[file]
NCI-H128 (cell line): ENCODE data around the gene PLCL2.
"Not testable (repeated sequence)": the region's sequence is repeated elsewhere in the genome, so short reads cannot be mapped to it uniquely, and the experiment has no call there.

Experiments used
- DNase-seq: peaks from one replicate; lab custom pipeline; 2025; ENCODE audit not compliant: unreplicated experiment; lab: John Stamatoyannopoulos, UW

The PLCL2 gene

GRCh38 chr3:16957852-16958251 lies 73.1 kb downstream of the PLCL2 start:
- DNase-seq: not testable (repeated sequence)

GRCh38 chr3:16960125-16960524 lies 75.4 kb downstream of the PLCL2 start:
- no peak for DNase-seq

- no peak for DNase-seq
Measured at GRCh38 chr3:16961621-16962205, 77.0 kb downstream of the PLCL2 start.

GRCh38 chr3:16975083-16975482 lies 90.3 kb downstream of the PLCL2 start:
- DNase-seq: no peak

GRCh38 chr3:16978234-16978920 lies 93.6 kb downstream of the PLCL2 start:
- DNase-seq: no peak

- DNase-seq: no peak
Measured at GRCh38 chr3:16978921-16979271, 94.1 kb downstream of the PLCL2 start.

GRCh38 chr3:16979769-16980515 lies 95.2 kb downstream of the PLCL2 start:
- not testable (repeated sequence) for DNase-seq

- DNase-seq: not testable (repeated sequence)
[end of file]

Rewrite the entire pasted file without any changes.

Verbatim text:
NCI-H128 (cell line): ENCODE data around the gene PLCL2.
"Not testable (repeated sequence)": the region's sequence is repeated elsewhere in the genome, so short reads cannot be mapped to it uniquely, and the experiment has no call there.

Experiments used
- DNase-seq: peaks from one replicate; lab custom pipeline; 2025; ENCODE audit not compliant: unreplicated experiment; lab: John Stamatoyannopoulos, UW

The PLCL2 gene

GRCh38 chr3:16957852-16958251 lies 73.1 kb downstream of the PLCL2 start:
- DNase-seq: not testable (repeated sequence)

GRCh38 chr3:16960125-16960524 lies 75.4 kb downstream of the PLCL2 start:
- no peak for DNase-seq

- no peak for DNase-seq
Measured at GRCh38 chr3:16961621-16962205, 77.0 kb downstream of the PLCL2 start.

GRCh38 chr3:16975083-16975482 lies 90.3 kb downstream of the PLCL2 start:
- DNase-seq: no peak

GRCh38 chr3:16978234-16978920 lies 93.6 kb downstream of the PLCL2 start:
- DNase-seq: no peak

- DNase-seq: no peak
Measured at GRCh38 chr3:16978921-16979271, 94.1 kb downstream of the PLCL2 start.

GRCh38 chr3:16979769-16980515 lies 95.2 kb downstream of the PLCL2 start:
- not testable (repeated sequence) for DNase-seq

- DNase-seq: not testable (repeated sequence)